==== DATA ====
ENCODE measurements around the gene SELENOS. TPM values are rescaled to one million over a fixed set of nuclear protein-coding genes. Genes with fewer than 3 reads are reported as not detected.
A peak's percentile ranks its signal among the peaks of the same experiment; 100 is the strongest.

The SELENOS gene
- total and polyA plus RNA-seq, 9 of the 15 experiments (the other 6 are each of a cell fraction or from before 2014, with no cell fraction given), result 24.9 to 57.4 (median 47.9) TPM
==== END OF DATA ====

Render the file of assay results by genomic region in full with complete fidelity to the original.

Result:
ENCODE measurements around the gene SELENOS. TPM values are rescaled to one million over a fixed set of nuclear protein-coding genes. Genes with fewer than 3 reads are reported as not detected.
A peak's percentile ranks its signal among the peaks of the same experiment; 100 is the strongest.

The SELENOS gene
- total and polyA plus RNA-seq, 9 of the 15 experiments (the other 6 are each of a cell fraction or from before 2014, with no cell fraction given), result 24.9 to 57.4 (median 47.9) TPM